The Viralogy Offer
In this post I will explain what the “Viralogy.com script” thing mentioned in the Broken Link Checker survey was all about, discuss the user response and attempt to verbalize my rather unclear thoughts on the issue.
About two weeks ago, I received an offer to bundle a social media tracking script from Viralogy with my Broken Link Checker plugin. This script, which is properly called the “Dynamic Insights Tracker”, tracks the flow of visitors and analyses their preferences and social media activity. If installed on your blog, it would record various data about your visitors and report it back to Viralogy. In turn, this information could then be used to present the tracked visitors with a personalized experience on other sites.
Here’s a simplified example : say you have a blog about the Kindle and other e-ink devices, and you’ve got the tracker script installed. When someone reads an e-book reader review on your blog, the tracker script will take note of that. If the same person later goes on to visit an e-commerce site that deals in a variety of gadgets, the Viralogy API will enable that site to find out that the visitor might be interested in e-book readers, and present them with a dynamically optimized store page that puts the Kindle front and centre.
What’s In It For Me?
Money. Well, duh.
According to Viralogy, I would receive a small bi-annual payment per each blogger who installs my plugin(s) and enables the script. Given that I still don’t have any reliable statistics on how many people actually use my plugins, it’s not really possible to tell how much cash that would amount to. By a very rough estimate, it could be anywhere from $50 to $5000. This uncertainty vexed me.
What’s In It For You?
I’m sure I could make up some plausible-sounding bulshytt about how installing the script demonstrates your gratitude towards the plugin developer, and how having the script installed allows you to express that gratitude without actually giving the dev. any money yourself. And it does sound plausible, now that I think of it. But in the end, the tracker script wouldn’t give you any direct benefits.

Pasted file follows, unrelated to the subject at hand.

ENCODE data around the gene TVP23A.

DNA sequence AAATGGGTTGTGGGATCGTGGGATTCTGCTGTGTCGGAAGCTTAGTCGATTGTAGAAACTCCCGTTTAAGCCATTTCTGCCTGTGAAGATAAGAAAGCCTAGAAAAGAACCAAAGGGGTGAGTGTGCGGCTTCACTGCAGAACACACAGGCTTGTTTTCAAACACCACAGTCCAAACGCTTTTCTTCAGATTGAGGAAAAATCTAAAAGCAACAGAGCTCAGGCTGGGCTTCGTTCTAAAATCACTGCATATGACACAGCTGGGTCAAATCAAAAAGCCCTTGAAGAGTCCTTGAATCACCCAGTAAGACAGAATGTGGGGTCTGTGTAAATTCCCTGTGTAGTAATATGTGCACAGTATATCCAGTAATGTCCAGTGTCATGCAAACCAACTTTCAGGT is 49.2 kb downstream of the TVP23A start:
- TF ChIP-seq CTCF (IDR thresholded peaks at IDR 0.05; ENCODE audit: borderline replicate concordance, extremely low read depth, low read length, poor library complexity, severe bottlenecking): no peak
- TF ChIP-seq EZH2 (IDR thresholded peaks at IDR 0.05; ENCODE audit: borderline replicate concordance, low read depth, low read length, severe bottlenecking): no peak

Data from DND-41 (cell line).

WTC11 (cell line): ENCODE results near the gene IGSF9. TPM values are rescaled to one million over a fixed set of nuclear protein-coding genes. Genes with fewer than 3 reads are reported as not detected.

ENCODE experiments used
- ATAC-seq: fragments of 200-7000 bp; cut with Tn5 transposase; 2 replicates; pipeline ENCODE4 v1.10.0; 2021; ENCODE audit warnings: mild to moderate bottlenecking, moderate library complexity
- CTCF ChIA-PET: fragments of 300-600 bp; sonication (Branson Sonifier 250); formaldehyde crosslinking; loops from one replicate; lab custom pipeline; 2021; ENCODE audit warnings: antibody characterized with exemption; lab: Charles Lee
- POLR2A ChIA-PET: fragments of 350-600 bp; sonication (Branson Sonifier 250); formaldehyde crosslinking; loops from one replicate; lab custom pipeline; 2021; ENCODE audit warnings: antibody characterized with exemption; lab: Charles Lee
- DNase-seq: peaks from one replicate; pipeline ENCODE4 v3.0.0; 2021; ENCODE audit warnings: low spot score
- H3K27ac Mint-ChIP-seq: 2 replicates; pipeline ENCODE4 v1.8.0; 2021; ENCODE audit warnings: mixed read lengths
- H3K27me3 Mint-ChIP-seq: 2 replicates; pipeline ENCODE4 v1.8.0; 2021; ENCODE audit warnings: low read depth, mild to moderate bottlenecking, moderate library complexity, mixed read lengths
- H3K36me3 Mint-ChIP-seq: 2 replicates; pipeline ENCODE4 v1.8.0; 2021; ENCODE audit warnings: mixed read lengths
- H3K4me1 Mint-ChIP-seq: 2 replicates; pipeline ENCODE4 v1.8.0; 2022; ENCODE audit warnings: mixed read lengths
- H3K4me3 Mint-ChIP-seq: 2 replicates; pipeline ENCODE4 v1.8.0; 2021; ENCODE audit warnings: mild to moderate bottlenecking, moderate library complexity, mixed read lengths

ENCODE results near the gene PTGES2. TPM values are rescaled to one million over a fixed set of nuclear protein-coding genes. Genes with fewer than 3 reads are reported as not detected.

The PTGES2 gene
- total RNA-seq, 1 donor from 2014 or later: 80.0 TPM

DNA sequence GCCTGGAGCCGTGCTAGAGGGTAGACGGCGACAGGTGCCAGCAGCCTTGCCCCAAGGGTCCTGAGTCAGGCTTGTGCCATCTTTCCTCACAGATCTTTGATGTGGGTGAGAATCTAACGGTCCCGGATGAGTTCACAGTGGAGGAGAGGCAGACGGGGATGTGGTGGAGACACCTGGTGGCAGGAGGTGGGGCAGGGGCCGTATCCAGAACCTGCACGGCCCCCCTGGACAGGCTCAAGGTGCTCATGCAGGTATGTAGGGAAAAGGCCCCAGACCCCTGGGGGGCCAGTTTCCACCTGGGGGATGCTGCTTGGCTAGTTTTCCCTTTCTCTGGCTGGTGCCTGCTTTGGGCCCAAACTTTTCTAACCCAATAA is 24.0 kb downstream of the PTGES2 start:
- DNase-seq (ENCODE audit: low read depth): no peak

The survey results also show a general lack of enthusiasm for third-party scripts :
Q : I have received an offer to bundle a social media analysis script from Viralogy.com with Broken Link Checker. Your thoughts?
People who chose “Other” mostly asked for more information about the script, or said they would be okay with the script being included if actually enabling it was optional. Of course, it would definitely be optional – that’s the only non-evil way to include the script.
Q : If the aforementioned script *was* included, would allow the plugin to install/enable it?
Tricky tricky. My gut says “maybe”, so let’s do it the hard way and evaluate the pros & cons of this offer.
- Me : A vaguely defined amount of cash.
- Users : None.
- Everyone else : The beginnings of personalized web-browsing. Yes, this is a good thing. It’s also pretty much inevitable in the long-term – if not by Viralogy, then certainly by the future efforts of Google/Amazon/Microsoft.
- Me : Potential for negative publicity. That could even be useful, but meh.
- Users : None that I can see. The script would be optional anyway, so those who don’ t like it could simply not enable it. Perhaps a minority would have some ideological objections? Either way, the user response was generally unenthusiastic.
- Everyone else : Another tracking script for paranoid Internet users to worry about. Compare with Google Analytics & co.
The costs are relatively small, and the benefits are likewise not very impressive. Conclusion : Not worth it.
Perhaps some other time.Related posts :
This reminds me of the Beacon and the Facebook scandal which was generally received very negatively.
Combined with the latest concerns about privacy that Bruce Schneier wrote about at http://www.schneier.com/blog/archives/2010/01/tracking_your_b.html and http://www.schneier.com/blog/archives/2010/02/anonymity_and_t_3.html, I’d say you shouldn’t go for it, especially without clear upsides.
Had the same conclusion upon their offer: not worth anything to users and even might unplease them, and worth nothing to me. Conclusion: no.
If the script is optional, what would the user have to complain about? As long as it’s clearly explained, it’s just an extra optional feature.
Including it either without the user knowing or without the option, now that could gain poor publicity. If that were the case, I’d agree with Ozh & Artem – but it’s not. If you had the ability to terminate the agreement in the future, it would be worth trying and see what happens.